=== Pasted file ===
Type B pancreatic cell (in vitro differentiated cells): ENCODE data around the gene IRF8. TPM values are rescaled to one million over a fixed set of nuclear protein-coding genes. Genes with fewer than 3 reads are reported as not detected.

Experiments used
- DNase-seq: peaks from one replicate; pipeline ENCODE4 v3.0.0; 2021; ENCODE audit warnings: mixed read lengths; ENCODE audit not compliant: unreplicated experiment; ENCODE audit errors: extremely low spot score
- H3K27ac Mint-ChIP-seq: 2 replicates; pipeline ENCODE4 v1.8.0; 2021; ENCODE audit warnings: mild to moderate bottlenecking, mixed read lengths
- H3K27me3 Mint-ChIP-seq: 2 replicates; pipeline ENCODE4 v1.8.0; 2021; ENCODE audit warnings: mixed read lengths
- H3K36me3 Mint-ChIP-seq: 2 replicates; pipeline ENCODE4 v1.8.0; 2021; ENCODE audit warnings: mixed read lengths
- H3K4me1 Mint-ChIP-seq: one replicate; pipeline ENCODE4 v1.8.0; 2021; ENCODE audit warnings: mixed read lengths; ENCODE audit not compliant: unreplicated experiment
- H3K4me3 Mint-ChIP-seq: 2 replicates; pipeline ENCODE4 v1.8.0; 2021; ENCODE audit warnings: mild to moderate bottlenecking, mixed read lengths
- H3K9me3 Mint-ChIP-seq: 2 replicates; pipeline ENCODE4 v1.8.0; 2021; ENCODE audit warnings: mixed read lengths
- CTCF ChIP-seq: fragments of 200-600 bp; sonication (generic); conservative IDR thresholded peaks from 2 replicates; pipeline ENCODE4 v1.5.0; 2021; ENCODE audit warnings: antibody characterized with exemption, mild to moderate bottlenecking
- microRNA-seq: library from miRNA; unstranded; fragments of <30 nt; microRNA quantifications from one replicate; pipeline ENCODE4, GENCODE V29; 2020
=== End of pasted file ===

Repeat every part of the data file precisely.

Type B pancreatic cell (in vitro differentiated cells): ENCODE data around the gene IRF8. TPM values are rescaled to one million over a fixed set of nuclear protein-coding genes. Genes with fewer than 3 reads are reported as not detected.

Experiments used
- DNase-seq: peaks from one replicate; pipeline ENCODE4 v3.0.0; 2021; ENCODE audit warnings: mixed read lengths; ENCODE audit not compliant: unreplicated experiment; ENCODE audit errors: extremely low spot score
- H3K27ac Mint-ChIP-seq: 2 replicates; pipeline ENCODE4 v1.8.0; 2021; ENCODE audit warnings: mild to moderate bottlenecking, mixed read lengths
- H3K27me3 Mint-ChIP-seq: 2 replicates; pipeline ENCODE4 v1.8.0; 2021; ENCODE audit warnings: mixed read lengths
- H3K36me3 Mint-ChIP-seq: 2 replicates; pipeline ENCODE4 v1.8.0; 2021; ENCODE audit warnings: mixed read lengths
- H3K4me1 Mint-ChIP-seq: one replicate; pipeline ENCODE4 v1.8.0; 2021; ENCODE audit warnings: mixed read lengths; ENCODE audit not compliant: unreplicated experiment
- H3K4me3 Mint-ChIP-seq: 2 replicates; pipeline ENCODE4 v1.8.0; 2021; ENCODE audit warnings: mild to moderate bottlenecking, mixed read lengths
- H3K9me3 Mint-ChIP-seq: 2 replicates; pipeline ENCODE4 v1.8.0; 2021; ENCODE audit warnings: mixed read lengths
- CTCF ChIP-seq: fragments of 200-600 bp; sonication (generic); conservative IDR thresholded peaks from 2 replicates; pipeline ENCODE4 v1.5.0; 2021; ENCODE audit warnings: antibody characterized with exemption, mild to moderate bottlenecking
- microRNA-seq: library from miRNA; unstranded; fragments of <30 nt; microRNA quantifications from one replicate; pipeline ENCODE4, GENCODE V29; 2020